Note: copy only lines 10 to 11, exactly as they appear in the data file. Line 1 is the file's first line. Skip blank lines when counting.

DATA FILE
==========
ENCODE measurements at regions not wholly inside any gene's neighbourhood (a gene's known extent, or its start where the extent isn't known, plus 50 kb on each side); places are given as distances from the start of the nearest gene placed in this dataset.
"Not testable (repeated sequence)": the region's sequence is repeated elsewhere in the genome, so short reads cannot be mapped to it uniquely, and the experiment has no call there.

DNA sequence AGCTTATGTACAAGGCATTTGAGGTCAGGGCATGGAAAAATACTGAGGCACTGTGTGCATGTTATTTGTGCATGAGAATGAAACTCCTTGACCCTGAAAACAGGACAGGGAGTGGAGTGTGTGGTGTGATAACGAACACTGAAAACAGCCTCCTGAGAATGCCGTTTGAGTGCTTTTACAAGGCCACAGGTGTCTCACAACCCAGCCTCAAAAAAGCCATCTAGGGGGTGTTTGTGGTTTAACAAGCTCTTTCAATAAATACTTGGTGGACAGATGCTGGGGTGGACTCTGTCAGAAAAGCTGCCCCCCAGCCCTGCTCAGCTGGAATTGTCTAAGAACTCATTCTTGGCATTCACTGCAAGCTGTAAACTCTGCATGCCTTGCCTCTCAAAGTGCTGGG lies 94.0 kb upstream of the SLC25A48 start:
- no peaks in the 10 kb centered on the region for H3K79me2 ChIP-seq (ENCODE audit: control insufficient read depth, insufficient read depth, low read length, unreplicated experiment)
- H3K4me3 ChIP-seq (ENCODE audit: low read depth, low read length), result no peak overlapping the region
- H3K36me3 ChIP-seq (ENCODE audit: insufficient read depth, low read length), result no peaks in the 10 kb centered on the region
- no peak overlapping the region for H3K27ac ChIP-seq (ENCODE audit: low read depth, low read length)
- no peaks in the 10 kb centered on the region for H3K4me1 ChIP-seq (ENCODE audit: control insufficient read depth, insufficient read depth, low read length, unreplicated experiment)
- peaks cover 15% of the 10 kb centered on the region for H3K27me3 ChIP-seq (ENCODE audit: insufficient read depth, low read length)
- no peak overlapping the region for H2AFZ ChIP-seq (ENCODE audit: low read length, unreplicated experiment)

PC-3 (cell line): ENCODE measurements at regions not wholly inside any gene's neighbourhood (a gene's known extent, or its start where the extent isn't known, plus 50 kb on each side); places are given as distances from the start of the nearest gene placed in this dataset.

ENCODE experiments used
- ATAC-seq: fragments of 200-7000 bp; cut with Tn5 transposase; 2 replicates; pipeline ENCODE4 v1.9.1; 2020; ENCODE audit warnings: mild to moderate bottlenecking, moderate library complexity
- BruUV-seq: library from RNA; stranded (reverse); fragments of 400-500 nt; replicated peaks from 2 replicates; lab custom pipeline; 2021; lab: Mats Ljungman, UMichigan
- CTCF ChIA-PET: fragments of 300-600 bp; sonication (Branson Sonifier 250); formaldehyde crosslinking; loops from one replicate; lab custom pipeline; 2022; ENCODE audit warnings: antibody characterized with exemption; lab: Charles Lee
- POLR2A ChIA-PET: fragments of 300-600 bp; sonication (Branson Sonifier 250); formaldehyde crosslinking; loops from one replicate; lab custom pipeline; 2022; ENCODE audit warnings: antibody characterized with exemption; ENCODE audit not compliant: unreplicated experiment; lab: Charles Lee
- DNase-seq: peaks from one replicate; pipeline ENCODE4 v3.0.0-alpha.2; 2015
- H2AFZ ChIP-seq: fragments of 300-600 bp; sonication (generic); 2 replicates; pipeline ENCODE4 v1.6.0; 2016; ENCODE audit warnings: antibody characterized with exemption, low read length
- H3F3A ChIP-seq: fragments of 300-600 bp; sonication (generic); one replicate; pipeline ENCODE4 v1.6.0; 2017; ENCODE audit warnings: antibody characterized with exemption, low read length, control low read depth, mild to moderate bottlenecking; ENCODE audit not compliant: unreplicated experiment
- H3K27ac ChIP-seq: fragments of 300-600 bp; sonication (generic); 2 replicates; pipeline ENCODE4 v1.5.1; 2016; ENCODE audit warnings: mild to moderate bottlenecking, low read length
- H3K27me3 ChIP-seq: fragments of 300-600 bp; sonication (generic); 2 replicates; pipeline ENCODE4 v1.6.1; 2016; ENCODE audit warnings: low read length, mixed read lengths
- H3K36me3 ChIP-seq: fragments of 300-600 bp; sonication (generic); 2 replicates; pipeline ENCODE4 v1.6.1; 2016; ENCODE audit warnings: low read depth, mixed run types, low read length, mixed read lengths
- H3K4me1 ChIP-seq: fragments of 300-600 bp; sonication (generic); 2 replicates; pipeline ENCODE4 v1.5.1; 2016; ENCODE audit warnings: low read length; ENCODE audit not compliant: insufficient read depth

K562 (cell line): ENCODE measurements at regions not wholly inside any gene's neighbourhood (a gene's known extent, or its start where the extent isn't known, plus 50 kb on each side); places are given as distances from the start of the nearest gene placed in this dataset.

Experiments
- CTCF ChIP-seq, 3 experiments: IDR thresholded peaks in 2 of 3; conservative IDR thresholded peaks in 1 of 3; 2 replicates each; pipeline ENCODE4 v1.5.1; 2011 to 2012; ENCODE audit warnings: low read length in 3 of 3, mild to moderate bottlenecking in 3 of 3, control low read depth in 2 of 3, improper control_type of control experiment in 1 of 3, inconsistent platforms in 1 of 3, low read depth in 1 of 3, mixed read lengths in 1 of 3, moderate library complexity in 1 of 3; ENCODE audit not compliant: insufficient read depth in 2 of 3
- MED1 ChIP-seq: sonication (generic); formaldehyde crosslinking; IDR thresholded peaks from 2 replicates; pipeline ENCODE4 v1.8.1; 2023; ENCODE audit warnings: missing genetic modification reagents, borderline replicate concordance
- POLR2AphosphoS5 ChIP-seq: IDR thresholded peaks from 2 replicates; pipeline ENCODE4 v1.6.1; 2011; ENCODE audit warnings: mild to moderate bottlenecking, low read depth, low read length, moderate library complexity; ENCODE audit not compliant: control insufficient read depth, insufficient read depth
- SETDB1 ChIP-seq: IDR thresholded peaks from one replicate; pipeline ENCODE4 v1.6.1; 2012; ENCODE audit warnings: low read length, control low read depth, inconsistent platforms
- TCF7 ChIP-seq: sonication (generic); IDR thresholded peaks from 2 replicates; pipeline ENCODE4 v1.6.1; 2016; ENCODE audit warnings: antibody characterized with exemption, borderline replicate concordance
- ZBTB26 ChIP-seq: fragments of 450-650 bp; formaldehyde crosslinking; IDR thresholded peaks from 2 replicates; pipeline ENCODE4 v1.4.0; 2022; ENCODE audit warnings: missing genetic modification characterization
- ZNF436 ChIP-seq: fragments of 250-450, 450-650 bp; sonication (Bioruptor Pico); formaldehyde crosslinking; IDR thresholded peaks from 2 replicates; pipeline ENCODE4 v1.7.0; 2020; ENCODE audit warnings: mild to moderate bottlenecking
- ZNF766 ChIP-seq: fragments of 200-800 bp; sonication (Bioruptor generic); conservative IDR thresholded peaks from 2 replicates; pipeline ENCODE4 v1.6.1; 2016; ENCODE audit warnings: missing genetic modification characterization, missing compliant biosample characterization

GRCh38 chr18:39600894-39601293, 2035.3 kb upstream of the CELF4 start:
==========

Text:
- no peak overlapping the region for H2AFZ ChIP-seq (ENCODE audit: low read length, unreplicated experiment)

PC-3 (cell line): ENCODE measurements at regions not wholly inside any gene's neighbourhood (a gene's known extent, or its start where the extent isn't known, plus 50 kb on each side); places are given as distances from the start of the nearest gene placed in this dataset.